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Workers Finally Experiencing Sufficient Legal Protections? Lawsuits Filed in Record Numbers This Year Under FLSA

According to a new survey by the law firm Seyfarth Shaw, more lawsuits were filed under the Fair Labor Standards Act by March of this year (7,064) than were filed in the year 2011 (7,006). The news shows that workers are both standing up for their rights in record numbers and that political and legislative inhibitions to unfair labor practices are becoming more effective.

The Fair Labor Standards Act (FLSA) establishes minimum wages, regulates overtime pay, refines record keeping and monitors youth employment standards. Perhaps because of the economic downturn — or because workers are now more free to demand fair treatment — the number is a large spike from just a decade ago when 2,035 lawsuits were filed under the FLSA for an entire year.

Many of the lawsuits pertained to employee misclassification, an epidemic that state governments have been hampered by in recent years. Richard Alfred is the chair of Seyfarth’s wage and hour litigation practice:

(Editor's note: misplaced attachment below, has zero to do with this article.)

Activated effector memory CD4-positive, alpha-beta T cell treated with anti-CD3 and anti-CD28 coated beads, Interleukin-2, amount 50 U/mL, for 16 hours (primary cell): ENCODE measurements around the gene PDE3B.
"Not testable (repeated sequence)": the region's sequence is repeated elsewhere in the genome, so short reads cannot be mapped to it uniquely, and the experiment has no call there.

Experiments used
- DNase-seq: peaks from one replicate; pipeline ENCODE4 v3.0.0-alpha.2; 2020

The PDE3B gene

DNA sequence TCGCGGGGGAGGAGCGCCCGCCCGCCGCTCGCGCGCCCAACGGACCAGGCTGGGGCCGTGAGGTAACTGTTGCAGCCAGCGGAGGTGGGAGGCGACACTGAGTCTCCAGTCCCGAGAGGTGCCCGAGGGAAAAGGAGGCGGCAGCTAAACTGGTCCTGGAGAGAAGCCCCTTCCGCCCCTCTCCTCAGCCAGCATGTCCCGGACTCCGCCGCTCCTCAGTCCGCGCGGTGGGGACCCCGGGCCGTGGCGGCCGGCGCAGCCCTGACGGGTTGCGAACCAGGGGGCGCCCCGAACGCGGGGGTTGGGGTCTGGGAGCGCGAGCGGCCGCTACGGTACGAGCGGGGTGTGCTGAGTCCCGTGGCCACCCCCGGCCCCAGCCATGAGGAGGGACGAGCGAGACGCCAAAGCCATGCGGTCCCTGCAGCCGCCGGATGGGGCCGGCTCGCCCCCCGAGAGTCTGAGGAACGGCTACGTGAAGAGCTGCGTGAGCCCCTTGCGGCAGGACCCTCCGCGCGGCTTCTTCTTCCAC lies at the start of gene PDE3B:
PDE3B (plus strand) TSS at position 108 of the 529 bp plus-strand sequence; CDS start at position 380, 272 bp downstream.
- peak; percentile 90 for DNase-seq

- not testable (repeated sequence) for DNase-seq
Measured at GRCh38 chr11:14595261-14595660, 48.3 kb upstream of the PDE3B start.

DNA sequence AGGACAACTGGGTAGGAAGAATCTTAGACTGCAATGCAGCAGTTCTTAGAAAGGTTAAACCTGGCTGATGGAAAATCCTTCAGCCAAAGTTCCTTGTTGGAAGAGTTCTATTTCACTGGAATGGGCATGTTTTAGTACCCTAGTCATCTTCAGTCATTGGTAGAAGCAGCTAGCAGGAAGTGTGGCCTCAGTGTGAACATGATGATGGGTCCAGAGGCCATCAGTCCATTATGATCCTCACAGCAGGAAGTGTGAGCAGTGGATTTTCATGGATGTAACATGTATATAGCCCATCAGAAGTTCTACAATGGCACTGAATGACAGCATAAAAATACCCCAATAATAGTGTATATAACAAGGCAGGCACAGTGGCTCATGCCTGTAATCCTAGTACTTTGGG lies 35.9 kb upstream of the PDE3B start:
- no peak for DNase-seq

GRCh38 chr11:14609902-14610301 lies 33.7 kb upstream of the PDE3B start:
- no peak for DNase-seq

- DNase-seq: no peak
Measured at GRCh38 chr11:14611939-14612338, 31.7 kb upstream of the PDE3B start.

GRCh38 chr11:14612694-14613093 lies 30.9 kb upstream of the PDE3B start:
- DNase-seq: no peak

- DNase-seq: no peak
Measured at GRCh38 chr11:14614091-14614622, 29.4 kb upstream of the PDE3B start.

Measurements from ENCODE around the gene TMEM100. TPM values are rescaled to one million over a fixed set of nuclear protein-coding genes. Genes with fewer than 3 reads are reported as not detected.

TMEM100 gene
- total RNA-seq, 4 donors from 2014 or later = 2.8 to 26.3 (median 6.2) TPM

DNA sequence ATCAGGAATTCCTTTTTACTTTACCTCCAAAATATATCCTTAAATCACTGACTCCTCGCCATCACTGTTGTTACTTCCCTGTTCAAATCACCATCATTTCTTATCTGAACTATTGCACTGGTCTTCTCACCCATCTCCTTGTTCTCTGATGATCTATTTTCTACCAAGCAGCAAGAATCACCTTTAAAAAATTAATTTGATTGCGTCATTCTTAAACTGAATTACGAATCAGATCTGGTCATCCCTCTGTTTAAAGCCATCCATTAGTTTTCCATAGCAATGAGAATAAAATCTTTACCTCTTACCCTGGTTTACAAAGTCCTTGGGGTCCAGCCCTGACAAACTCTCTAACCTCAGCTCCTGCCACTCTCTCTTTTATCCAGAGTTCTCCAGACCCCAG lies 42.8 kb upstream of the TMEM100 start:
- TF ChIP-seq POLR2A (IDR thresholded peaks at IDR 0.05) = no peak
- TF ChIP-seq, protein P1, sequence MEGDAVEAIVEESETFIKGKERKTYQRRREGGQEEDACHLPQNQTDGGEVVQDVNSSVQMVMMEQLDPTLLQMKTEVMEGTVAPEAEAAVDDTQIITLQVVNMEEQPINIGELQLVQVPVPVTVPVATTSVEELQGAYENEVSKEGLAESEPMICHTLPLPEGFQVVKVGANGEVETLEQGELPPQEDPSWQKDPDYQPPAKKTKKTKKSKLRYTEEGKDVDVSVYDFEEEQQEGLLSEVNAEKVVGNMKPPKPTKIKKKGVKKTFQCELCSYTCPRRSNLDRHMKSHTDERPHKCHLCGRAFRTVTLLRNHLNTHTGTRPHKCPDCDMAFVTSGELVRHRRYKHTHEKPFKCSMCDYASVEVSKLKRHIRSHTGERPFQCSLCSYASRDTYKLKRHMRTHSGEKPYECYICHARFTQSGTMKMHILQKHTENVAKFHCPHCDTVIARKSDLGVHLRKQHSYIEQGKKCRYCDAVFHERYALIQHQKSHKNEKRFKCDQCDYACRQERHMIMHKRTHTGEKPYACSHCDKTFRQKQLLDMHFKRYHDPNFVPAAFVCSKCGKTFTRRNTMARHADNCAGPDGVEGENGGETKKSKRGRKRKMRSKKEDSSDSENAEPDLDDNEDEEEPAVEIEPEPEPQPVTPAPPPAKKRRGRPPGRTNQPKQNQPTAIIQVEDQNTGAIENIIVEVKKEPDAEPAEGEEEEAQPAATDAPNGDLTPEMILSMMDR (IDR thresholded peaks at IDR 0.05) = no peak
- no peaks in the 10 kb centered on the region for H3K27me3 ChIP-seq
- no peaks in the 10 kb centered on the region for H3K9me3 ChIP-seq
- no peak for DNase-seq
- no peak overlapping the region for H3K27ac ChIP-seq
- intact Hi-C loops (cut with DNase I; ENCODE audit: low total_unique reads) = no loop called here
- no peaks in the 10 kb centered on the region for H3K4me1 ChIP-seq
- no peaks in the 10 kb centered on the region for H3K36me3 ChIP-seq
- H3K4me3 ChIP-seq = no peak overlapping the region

The release of the 2012 data reinforces the fact that these FLSA claims are still gaining momentum,” said Alfred, who attributes the momentum to four major factors:

Weakness of the economy, resulting in layoffs
Outdated FLSA and state laws which do not address changes in technology in the 21st century workplace
Lack of clarity in existing law, making it difficult to classify who is and is not exempt from overtime pay
Potential for lucrative recovery by plaintiffs and their attorneys

An economic environment hellbent on austerity and devoid of compassion is a major factor in the record number of lawsuits. The survey points to the Supreme Court’s decision in AT&T v. Concepcion, which helped make it illegal for contracts to disallow the filing of class action lawsuits:

“These cases are typically filed as class actions, spanning multiple years, with potentially a material amount of damages to the enterprise — and the company has to defend,” says Christopher M. Adishian, founder of California-based Adishian Law Group, which represents employees in FLSA and other types of claims.

“For workers who were legitimately wronged, it is good news because attorneys are bringing their cases on a contingency basis and but for that, they would really have no way to enforce the law.”

No matter the specifics or theories, it is a positive development to see the legal system use new ways to ensure that Americans are being treated and paid fairly for their hard work.


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